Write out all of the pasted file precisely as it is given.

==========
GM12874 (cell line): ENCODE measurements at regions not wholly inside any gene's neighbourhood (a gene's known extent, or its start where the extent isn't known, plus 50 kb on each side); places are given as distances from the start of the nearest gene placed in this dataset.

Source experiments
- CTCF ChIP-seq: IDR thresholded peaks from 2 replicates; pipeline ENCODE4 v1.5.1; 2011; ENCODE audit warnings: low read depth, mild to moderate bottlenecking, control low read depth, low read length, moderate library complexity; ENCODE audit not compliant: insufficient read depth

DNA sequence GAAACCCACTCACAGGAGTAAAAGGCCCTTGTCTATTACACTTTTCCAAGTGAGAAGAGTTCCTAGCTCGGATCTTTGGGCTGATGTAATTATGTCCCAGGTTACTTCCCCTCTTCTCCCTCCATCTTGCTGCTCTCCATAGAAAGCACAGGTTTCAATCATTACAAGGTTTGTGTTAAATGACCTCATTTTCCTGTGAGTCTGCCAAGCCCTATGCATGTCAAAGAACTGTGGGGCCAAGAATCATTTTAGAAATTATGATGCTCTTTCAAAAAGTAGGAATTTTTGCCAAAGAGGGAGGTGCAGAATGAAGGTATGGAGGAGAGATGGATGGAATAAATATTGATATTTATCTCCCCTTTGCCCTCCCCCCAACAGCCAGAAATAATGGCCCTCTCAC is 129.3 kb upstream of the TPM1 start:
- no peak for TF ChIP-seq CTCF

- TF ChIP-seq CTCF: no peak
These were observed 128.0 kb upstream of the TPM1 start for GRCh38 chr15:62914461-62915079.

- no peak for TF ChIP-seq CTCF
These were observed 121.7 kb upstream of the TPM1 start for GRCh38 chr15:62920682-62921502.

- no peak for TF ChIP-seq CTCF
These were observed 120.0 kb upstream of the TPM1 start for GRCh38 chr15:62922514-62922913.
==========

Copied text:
GM12874 (cell line): ENCODE measurements at regions not wholly inside any gene's neighbourhood (a gene's known extent, or its start where the extent isn't known, plus 50 kb on each side); places are given as distances from the start of the nearest gene placed in this dataset.

Source experiments
- CTCF ChIP-seq: IDR thresholded peaks from 2 replicates; pipeline ENCODE4 v1.5.1; 2011; ENCODE audit warnings: low read depth, mild to moderate bottlenecking, control low read depth, low read length, moderate library complexity; ENCODE audit not compliant: insufficient read depth

DNA sequence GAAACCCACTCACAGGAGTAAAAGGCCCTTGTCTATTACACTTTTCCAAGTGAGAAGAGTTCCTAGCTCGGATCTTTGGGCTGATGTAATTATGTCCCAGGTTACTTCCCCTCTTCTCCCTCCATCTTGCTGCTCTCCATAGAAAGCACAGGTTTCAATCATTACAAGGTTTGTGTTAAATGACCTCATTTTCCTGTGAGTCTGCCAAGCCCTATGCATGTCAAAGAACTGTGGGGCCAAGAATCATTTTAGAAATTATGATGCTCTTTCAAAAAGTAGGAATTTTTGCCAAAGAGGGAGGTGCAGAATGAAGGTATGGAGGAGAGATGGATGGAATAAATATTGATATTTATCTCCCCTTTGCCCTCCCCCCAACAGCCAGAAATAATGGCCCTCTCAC is 129.3 kb upstream of the TPM1 start:
- no peak for TF ChIP-seq CTCF

- TF ChIP-seq CTCF: no peak
These were observed 128.0 kb upstream of the TPM1 start for GRCh38 chr15:62914461-62915079.

- no peak for TF ChIP-seq CTCF
These were observed 121.7 kb upstream of the TPM1 start for GRCh38 chr15:62920682-62921502.

- no peak for TF ChIP-seq CTCF
These were observed 120.0 kb upstream of the TPM1 start for GRCh38 chr15:62922514-62922913.